As Mesopotamia was trading with these regions, so close to India, and the Egyptians were trading with the Mesopotamians, an indirect route with India was available to the Egyptians, which could have included a trading of ideas, crafts in addition to commodities.


Although it is clear from this study that there were numerous similarities between ancient Egyptian religion and Hinduism, the reasons for these similarities are uncertain. As a number of the similarities are environmental it is probable that these aspects of the religions developed independently based on their own environment and spiritual needs.

There is enough evidence from the material culture to suggest that trade held an important part of the contact between India and Egypt, and shows the development of their relationship. This contact falls into three categories.

1 – Indirect trade – passage of goods via Mesopotamian merchants (pre-dynastic period onwards)

2 – Contact through trade – the travelling of Egyptians and Indians to Mesopotamia or Afghanistan where they may have met and conversed (pre-dynastic period onwards)

3 – Direct trade – with Egyptians travelling directly to India and Indians travelling to Egypt (Ptolemaic Period onwards).

The direct trade started in the Ptolemaic period and then dramatically increased in the Roman period. This increase in trade saw the cult of Isis introduced to India, even if it was for the use of the Egyptian merchants residing in India; but then appears to have influenced the cult of Pattini, a local Indian goddess (southern India and Sri Lanka). This cult may have been exported intentionally from Egypt to India or may have travelled there via the religious functionaries traversing the trade routes with a mind for evangelism. Although at present no conclusions can be made regarding how much one religion may have affected the other, if at all, and it is possible that the similarities between the religions may be due to a combination of borrowed ideas and the natural, independent development of both religions due to similar environment and similarity of need.


hariram said...

who define the ages of vedas.how can u say egyptian text is older than vedas.according to science and history ramayana is 5thousand years old,vedas and more epics r older than than.According to history there r universities in india ex (nalanda, taxila)etc.The worlds oldest life,religion,tradition,and all the concepts belongs to indian Hinduism refer[http://en.wikipedia.org/wiki/Lemuria_(continent)]

Mali said...

Ramayana itself has been proved by NASA findings of the Rama Bridge to be approx 1.9 Million yrs old when Vedas were recited by Rishis & even Ravana. You have stated that Egypt had its own scripts which were older than ancient Vedic India which was far more advanced than any other civilisation on earth. Egypt is not the leader in civilsation but it is Vedic India where we have given the world a great civilisation. Egypt & others only followed us.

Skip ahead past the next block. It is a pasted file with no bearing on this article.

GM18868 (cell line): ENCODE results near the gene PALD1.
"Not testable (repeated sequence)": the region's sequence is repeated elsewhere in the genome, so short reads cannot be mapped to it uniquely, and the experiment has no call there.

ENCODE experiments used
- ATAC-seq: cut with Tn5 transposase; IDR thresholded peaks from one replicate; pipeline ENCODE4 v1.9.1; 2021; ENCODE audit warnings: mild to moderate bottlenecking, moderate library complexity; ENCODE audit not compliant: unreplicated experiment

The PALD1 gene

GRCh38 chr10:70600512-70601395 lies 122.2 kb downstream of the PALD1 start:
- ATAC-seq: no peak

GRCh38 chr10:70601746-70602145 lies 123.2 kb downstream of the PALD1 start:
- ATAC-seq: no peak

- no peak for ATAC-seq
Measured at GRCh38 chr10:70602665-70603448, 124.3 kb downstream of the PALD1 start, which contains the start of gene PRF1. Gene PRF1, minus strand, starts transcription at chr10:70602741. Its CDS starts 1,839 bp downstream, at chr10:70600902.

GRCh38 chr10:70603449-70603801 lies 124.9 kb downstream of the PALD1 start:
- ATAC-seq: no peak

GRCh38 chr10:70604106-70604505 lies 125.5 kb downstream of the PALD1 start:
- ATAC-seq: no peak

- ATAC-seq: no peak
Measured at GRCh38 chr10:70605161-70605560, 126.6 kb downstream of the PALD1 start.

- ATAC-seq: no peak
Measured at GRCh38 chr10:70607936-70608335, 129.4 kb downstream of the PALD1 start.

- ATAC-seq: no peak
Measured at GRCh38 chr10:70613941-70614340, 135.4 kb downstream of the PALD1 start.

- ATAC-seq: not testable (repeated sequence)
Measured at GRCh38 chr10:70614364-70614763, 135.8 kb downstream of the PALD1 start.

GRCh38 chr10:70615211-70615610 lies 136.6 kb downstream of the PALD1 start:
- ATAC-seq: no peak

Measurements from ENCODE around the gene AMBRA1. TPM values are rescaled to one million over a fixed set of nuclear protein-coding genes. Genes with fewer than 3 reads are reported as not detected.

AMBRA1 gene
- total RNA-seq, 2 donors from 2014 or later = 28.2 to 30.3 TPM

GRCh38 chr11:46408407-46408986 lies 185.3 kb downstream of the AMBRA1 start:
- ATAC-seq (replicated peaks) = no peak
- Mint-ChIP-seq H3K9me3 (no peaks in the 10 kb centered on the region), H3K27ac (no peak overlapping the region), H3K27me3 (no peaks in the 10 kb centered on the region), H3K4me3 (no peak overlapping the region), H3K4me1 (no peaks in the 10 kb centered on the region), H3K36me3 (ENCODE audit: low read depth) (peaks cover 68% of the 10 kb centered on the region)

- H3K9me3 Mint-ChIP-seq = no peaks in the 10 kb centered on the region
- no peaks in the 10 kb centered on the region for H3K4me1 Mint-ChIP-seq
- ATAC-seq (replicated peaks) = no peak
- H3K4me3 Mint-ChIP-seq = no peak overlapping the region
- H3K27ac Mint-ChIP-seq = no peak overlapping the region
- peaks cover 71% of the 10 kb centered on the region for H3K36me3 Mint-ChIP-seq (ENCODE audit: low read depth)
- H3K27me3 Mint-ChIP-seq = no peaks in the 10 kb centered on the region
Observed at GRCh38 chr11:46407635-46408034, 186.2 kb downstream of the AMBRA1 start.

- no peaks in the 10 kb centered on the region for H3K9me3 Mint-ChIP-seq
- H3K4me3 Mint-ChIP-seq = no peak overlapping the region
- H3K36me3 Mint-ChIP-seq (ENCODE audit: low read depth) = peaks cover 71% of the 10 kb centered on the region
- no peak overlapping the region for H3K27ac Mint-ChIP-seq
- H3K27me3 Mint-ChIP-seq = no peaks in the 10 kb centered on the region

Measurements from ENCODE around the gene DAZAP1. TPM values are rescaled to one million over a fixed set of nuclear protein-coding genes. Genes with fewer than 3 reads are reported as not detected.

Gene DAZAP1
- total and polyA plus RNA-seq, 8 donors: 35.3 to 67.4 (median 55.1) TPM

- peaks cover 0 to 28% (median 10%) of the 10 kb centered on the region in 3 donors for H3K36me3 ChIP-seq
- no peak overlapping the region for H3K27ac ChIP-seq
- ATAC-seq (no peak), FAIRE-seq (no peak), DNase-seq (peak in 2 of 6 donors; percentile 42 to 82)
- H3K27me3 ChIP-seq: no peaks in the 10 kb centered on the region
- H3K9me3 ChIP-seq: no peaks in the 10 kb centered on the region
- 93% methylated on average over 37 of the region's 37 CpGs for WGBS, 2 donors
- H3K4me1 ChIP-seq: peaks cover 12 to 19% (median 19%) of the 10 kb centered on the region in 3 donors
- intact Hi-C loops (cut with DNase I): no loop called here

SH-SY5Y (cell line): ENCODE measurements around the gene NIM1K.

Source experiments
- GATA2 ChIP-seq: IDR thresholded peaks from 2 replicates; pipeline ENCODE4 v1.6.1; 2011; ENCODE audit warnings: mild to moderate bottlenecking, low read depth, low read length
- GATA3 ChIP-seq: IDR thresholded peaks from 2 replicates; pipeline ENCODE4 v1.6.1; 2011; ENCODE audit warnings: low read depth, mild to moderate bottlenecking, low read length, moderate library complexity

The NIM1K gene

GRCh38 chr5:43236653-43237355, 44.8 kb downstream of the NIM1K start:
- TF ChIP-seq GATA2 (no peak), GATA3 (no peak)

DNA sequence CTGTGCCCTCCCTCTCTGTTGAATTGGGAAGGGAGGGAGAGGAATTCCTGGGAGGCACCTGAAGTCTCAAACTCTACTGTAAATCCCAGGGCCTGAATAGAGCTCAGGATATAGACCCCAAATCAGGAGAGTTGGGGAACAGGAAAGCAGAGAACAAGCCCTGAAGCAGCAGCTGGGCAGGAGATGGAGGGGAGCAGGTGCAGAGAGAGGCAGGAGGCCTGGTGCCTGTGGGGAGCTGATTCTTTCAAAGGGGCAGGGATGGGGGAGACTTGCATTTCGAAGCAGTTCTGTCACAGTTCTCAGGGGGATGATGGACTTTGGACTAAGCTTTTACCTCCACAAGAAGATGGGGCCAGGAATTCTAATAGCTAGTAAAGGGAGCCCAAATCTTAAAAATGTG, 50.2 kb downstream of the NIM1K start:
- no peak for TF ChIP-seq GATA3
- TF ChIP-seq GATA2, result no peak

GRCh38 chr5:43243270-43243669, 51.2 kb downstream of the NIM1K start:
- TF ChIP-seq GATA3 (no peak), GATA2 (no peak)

Hinduism was not the begining said...

Hinduism is a off shoot of eygptian mythology. The word "maat" is also used in the indian language it means thought
or "spiritual thought" in India. The River nile is the original river ganges and the hindus migrated their after a great war could have been the mahabharat that led to hindus taking the mythology to india. It may have been a war in religious difference as has been in history as the phearo's kingdom in eygpt started worshipping the kings, this changed religious practices and has been recorded in the bible aswell as moses has to take his people from phearo's kingdom due to the phearo's tyranny power got to there kings heads as has always and led to the down fall of many kingdoms in time

James heittvit said...

Wow i've never seen so many idiots in one location!

First of all the hindu scriptures in its ORAL form pre-date the history of the Egyptians, the scriptures were HANDED DOWN orally by "mantras" hence why "the Bhagavad Gita" translated into English out of Sanskrit means (((THE SONG OF GOD))))

Just like buddhas scriptures were handed down orally for 500 years before it was put into a book.

But the vedic scriptures talk of the indus valley area which pre-date Egypt all together as the latest historical findings show.

Also we see IVORY plaques in Tombs in egypt and pictures of lions.... Lions are only found in india and africa

humans came OUT of africa down to india and spread out across asia and europe.

any idiot that claims that india got its scriptures from the stories of Egypt really has no idea about archaeology and migration and human dna tracking.

The Egyptians took the information from the vedic scriptures and just done their own thing with it, same thing what Buddha did and Jesus and Muhammad.

Darren Murray said...

I'm pretty happy with the view that Hinduism Pre dates ancient Egyptian religions but it is clear that there was some sharing of philosophy between the faiths.

The philosophies between the Early and later Vedas as well as with modern Hinduism show some fluidity.

sglewis42 said...

Actually most people on here are arguing over nothing. Read Godfrey Higgins Anacalypsis and you will see that the Indus Valley Dravidians and people or Indus Kush were all black African People. It was the same religion

yu pin said...

In Fact: the Origin of Vedic gods and Egypt gods came from Pre-flood era - Previous Ancient Greece civilization. Pre-flood Egyptians(red race) learned from their neighbor - previous Greeks(White Indian race/Archaic Greeks/Brahmins/Etruscans/Sumerians/Babylonians).

Old man learning new tricks said...

There was never an Aryan race just like Dravidian race - Max Muller dreamed up the cockamamie 'Aryan race' idea to win professorship at Oxford. Read his last letter to his wife - admitted as much to her. This was debunked 30 years ago - google it. Western Christian conversion industry continues to generate princely living for hundreds of thousands of people headed by illiterate television evangelical fraudsters - Ken Copeland, Benny Hinn, Pat Robertson, Joel Olsteen, Rick Warren, et. al.

shersingh said...

egyptian was not advance enough to comprehend abstractions and reasoning of philosophical literature like gita .